Author: Geoff Cumming

The Shape of a Confidence Interval: Cat’s Eye or Plausibility Picture, and What About Cliff?

In brief: Curves picture how likelihood varies across and beyond a CI. Which is better: One curve (plausibility picture) or two (cat’s eye)? Which should we use in ITNS2? Curves can discourage dichotomous decision making based on a belief that

The ASA and p Values: Here We Go Again

The above announcement is from the February ASA (American Statistical Association) newsletter. (See p. 7 for the announcement and the list of 15 members of the Task Force.) Why won’t statistical significance simply whither and die, taking p<.05 and maybe

Not so Difficult? This Parrot ‘Gets’ Statistical Inference

If you have tramped or climbed in New Zealand’s high country, as I did for a couple of months many moons ago, you’ve probably spent hours watching kea exploring or ‘playing’. Kea are large parrots with wicked-looking beaks that are

What Psychology Teachers Should Know About Open Science and the New Statistics

Bob recently tweeted about this great paper of his, with Beth Morling: Morling, B., & Calin-Jageman, R. J., (2020). What Psychology Teachers Should Know About Open Science and the New Statistics. Teaching of Psychology, 47 (2), 169-179. doi: 10.1177/0098628320901372 First, here’s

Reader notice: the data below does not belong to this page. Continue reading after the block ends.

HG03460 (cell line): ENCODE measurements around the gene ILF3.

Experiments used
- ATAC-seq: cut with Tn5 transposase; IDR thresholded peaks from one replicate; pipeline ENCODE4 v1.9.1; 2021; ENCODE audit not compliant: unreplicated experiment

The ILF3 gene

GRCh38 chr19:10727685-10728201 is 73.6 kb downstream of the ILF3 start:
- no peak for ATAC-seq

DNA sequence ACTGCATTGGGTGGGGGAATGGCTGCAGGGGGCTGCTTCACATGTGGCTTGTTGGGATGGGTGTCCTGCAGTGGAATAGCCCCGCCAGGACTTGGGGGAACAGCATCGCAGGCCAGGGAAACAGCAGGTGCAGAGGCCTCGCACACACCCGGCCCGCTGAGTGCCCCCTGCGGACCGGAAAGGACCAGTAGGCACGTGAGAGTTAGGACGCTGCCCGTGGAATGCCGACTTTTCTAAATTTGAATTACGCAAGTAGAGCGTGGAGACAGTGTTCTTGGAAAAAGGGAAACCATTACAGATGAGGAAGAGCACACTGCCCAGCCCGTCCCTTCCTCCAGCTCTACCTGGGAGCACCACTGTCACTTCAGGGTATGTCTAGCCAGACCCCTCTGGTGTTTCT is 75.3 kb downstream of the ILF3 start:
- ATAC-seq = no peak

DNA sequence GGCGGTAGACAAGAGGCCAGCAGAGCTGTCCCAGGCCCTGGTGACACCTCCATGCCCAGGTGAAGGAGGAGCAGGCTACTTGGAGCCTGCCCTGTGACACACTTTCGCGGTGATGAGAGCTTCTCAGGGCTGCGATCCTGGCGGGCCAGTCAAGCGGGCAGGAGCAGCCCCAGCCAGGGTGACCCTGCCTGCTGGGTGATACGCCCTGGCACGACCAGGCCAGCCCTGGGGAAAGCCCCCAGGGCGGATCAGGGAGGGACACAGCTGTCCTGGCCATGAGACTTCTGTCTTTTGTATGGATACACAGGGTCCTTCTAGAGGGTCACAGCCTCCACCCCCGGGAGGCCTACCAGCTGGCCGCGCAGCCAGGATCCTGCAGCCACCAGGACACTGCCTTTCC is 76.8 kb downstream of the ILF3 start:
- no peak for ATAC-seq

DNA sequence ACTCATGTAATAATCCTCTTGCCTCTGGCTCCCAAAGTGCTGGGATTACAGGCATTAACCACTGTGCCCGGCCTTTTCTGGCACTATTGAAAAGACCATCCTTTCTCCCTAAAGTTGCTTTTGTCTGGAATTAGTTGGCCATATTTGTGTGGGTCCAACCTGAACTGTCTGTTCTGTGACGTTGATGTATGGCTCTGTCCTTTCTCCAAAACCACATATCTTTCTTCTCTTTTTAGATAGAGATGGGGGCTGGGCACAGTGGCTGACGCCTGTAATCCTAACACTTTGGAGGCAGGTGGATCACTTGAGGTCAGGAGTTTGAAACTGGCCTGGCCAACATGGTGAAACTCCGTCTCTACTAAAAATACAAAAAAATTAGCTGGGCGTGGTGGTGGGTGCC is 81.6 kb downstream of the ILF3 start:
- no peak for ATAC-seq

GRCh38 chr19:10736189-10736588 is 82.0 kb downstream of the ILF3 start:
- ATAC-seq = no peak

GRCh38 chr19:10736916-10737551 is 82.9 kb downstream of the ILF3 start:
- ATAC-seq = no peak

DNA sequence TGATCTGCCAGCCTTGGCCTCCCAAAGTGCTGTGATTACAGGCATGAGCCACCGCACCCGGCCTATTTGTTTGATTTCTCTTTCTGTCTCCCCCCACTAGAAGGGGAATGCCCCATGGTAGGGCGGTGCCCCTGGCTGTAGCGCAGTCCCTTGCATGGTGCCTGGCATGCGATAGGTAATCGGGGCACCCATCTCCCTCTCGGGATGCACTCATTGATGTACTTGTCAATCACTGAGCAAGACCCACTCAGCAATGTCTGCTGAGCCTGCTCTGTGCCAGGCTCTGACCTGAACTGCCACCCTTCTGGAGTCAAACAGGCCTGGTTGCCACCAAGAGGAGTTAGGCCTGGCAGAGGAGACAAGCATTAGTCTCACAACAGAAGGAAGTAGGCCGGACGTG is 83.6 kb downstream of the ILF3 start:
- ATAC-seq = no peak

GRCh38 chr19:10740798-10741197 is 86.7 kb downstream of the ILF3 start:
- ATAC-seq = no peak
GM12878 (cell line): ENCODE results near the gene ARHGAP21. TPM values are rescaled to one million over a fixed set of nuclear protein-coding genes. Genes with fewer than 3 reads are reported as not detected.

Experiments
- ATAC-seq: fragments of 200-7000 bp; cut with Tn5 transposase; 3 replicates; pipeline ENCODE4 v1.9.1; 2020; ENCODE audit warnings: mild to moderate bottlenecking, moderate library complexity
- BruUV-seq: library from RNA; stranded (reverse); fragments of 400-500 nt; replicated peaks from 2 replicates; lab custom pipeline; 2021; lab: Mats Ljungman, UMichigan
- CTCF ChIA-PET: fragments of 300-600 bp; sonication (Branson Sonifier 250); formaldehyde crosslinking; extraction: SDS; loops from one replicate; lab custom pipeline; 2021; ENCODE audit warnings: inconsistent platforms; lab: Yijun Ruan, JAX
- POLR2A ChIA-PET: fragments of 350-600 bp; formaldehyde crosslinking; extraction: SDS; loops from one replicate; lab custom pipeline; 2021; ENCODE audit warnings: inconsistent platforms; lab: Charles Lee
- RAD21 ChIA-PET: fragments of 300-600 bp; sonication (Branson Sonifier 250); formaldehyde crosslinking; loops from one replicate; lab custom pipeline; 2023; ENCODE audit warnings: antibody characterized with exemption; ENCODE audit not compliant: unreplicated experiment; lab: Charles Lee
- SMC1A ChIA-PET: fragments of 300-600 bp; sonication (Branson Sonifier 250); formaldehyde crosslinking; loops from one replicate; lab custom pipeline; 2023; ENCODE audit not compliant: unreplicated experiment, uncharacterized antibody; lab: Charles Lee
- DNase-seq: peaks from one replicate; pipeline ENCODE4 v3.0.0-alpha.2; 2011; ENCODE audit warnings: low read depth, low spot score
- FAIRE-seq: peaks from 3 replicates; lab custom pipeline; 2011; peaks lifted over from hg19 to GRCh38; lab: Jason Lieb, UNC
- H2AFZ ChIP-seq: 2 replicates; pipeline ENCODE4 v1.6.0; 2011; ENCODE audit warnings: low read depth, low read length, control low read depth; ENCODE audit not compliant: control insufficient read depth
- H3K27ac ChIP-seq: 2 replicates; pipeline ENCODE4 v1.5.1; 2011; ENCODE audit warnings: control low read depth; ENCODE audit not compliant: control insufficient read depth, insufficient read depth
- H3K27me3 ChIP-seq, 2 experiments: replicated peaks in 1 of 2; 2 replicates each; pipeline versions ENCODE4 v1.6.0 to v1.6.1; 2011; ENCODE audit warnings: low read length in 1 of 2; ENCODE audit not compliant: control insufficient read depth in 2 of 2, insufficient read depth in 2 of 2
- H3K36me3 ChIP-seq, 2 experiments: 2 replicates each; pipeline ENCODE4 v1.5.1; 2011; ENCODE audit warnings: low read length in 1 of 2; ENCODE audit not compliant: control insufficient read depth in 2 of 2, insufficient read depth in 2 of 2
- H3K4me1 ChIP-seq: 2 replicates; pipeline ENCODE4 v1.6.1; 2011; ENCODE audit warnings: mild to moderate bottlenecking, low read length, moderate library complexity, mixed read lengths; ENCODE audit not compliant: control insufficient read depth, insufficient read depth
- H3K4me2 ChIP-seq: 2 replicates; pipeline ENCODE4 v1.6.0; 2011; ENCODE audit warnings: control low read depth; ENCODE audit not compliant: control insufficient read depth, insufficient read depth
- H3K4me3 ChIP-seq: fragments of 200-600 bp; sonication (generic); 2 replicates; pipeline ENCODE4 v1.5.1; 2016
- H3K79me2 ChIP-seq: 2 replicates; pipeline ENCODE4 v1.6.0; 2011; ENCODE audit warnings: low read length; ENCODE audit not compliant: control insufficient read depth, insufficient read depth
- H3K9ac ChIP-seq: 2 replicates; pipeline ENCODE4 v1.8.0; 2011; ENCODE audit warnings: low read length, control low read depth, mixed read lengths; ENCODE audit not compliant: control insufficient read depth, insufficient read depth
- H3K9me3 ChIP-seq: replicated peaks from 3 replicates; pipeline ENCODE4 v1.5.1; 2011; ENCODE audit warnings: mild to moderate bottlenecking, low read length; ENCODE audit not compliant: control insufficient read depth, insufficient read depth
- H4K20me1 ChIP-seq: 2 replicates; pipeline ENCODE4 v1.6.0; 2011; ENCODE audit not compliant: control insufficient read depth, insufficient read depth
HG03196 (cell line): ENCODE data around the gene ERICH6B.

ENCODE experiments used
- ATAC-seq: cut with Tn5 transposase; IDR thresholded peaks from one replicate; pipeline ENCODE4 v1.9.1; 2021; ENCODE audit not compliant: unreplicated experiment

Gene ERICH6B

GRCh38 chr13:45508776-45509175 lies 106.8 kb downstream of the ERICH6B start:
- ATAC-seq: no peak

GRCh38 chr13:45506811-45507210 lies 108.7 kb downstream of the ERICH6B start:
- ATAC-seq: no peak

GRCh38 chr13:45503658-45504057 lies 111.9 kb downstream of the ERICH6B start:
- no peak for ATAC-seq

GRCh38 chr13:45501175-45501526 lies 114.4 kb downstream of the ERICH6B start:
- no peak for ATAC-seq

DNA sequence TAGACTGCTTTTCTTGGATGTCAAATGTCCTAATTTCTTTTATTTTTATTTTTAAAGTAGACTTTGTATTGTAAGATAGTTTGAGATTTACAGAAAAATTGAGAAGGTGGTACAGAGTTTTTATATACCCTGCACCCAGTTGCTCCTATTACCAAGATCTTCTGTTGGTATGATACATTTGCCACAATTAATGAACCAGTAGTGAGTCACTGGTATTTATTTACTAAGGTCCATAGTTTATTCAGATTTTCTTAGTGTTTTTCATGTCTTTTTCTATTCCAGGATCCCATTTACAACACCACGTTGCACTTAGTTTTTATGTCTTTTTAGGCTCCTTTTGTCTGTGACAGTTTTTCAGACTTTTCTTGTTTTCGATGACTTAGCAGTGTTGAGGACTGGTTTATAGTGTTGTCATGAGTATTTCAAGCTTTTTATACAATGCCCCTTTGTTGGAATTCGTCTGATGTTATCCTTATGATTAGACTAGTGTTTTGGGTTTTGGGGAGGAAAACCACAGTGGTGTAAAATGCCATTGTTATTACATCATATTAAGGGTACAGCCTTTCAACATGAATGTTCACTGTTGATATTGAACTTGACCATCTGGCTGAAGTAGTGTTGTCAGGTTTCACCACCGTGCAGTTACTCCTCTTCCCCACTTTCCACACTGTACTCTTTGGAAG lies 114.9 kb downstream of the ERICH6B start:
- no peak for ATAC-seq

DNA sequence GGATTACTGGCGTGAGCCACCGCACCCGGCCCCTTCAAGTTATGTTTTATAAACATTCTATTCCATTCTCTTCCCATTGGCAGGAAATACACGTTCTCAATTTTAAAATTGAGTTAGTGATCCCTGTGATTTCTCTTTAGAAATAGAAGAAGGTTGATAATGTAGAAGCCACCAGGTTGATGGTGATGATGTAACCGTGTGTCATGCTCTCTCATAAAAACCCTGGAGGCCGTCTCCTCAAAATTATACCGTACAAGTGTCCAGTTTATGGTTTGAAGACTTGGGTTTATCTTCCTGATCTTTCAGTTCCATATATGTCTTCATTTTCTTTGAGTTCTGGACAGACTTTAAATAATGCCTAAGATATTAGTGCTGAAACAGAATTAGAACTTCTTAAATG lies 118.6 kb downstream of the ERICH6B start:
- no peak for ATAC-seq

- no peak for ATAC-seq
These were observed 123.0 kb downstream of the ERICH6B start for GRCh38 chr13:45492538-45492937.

A Tribute to Wayne Velicer

Wayne Velicer was a giant among quantitative psychologists and health researchers, among other groups. I was very fortunate to be able to call him a colleague and good friend. Sadly, he died too young, in October 2017. The journal Multivariate

Teaching in the New Era of Psychological Science

A great collection of articles in the latest issue of PLAT. Contents page here. At that page, click to see the abstract of any article. A big shout out to the wonderful editorial team that assembled this special issue: Susan

Bushfires and Open Science: A View From Australia

Our Family Summer in a Time of Fires We’re just back home after a couple of weeks at the big old family beach house. We had one stinking hot day, 40+ degrees, but, strangely, other days were cool to cold,

Banishing “Black/White Thinking”

eNeuro publishes some teaching guidance You may recall that eNeuro published a great editorial and a supporting paper by Bob and me–mainly Bob. Info is here. It has now published a lovely article giving teaching advice about ways to undermine

Farewell and Thanks Steve Lindsay

Psychological Science, the journal, has for years pushed hard for publication of better, more trustworthy research. First there was the leadership of Eric Eich, then Steve Lindsay energetically took the baton. Steve is about to finish, no doubt to his

NeuRA Ahead of the Open Science Curve

I had great fun yesterday visiting NeuRA (Neuroscience Research Australia), a large research institute in Sydney. I was hosted by Simon Gandevia, Deputy Director, who has been a long-time proponent of Open Science and The New Statistics. Neura’s Research Quality